Newspapers are in decline; bookshops are closing; and computer games now generate more revenue than cinema sales. The rise of Netflix presages the globalisation of television; the internet is reconfiguring journalism; and social media and blogging, we are told, are transforming politics. All this seemingly confirms that we are living through a media revolution that is changing the world.
This lecture will question this received wisdom. It will explore whether media conglomerates have been dethroned; whether the logic of power and profit has been subverted; and whether the changes attributed to a media revolution—from popular empowerment to the spread of global understanding—have been realised.
This lecture will attempt to distinguish between the important changes that are occurring as a result of new communications technology and fantasy fuelled by wish fulfilment.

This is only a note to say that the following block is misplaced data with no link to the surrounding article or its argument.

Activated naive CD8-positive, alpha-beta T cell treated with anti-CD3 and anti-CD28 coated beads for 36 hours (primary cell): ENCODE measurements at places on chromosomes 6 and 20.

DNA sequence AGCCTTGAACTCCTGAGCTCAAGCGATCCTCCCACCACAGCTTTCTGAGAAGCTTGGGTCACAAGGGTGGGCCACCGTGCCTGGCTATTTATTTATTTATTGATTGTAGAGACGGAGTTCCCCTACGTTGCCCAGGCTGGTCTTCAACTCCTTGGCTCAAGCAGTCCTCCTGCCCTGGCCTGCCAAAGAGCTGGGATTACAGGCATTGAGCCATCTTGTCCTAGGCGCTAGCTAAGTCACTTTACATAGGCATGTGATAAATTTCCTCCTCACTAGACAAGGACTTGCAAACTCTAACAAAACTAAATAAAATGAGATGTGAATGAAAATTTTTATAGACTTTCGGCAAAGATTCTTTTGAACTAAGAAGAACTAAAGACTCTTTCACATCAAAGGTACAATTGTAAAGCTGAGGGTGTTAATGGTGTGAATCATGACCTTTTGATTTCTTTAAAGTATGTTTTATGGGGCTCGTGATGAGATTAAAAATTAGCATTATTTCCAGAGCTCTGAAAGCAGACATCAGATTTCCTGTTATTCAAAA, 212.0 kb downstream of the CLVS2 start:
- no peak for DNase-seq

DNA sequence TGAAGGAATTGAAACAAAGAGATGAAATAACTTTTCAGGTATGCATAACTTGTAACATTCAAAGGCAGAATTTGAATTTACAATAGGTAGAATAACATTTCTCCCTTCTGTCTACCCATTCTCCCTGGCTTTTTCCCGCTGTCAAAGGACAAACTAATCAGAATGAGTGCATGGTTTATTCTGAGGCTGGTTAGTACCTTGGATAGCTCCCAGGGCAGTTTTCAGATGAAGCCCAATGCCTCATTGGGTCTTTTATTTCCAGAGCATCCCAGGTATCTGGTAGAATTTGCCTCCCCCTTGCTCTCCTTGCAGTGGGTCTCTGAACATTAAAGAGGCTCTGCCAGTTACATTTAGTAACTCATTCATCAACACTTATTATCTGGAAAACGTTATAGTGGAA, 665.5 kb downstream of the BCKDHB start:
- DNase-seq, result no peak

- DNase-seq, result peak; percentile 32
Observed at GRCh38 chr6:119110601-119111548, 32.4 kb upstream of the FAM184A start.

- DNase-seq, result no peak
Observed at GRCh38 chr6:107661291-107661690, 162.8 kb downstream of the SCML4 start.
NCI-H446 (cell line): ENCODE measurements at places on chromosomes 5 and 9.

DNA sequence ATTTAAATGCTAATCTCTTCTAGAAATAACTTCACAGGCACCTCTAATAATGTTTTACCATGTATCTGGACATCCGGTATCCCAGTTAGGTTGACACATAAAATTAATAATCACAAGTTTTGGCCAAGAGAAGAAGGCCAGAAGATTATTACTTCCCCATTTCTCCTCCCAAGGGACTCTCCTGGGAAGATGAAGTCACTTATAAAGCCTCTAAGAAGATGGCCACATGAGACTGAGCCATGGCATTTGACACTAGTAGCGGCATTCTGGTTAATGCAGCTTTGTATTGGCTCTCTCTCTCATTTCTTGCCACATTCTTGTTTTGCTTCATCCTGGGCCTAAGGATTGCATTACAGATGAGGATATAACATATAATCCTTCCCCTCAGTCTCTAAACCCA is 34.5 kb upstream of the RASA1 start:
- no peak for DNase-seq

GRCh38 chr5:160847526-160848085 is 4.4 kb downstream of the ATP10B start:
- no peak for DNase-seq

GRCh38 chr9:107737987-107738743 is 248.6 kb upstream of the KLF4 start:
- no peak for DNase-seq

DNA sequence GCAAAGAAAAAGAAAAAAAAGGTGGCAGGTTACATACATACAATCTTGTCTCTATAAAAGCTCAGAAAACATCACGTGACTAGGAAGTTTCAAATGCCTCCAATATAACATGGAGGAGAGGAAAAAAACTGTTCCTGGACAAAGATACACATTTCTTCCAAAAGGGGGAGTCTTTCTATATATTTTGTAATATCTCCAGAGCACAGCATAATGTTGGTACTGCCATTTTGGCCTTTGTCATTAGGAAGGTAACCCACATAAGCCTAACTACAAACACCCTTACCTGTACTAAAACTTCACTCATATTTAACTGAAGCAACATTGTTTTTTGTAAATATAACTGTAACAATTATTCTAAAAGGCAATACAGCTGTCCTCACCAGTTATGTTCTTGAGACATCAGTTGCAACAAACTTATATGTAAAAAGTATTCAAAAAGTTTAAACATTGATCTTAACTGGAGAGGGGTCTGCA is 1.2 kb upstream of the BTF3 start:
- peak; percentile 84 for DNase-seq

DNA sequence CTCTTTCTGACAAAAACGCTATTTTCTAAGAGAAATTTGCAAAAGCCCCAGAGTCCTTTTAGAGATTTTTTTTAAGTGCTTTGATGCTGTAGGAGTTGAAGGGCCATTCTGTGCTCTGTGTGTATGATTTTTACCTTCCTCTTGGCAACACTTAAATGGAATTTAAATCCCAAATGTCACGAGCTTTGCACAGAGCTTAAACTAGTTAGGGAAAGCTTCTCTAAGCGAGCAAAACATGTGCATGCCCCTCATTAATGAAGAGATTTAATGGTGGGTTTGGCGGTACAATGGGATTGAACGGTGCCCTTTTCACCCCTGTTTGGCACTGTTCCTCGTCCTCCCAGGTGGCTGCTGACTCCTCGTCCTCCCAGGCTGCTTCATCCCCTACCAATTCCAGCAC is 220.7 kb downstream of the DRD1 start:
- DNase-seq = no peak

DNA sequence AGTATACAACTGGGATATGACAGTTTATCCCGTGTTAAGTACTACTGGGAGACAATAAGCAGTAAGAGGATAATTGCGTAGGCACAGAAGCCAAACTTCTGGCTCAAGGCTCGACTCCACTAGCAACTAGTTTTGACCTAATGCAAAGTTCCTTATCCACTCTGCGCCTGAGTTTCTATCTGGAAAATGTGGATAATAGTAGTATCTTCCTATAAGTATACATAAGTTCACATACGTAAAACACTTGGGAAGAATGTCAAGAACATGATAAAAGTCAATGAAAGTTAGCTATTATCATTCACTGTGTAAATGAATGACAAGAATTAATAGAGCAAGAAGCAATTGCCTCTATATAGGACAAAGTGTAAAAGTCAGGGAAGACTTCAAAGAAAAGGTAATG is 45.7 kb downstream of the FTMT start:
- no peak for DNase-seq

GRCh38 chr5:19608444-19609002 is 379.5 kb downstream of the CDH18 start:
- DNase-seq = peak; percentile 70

Professor James Curran
Professor of Communications
University of London
Professor James Curran is Professor of Communications, University of London. He is the author or editor of 21 books about the media. Four of these have been translated into Chinese: Power Without Responsibility (with a new title in Chinese, British Journalism History), Media and Power, Mass Media and Society and De-Westernising Media Studies. His latest book is Misunderstanding the Internet (with N. Fenton and D. Freedman), 2nd edition, Routledge, 2016. His publications have been translated into 14 languages. He has been a Visiting Professor at the Universities of California, Oslo, Stockholm, Stanford and Pennsylvania.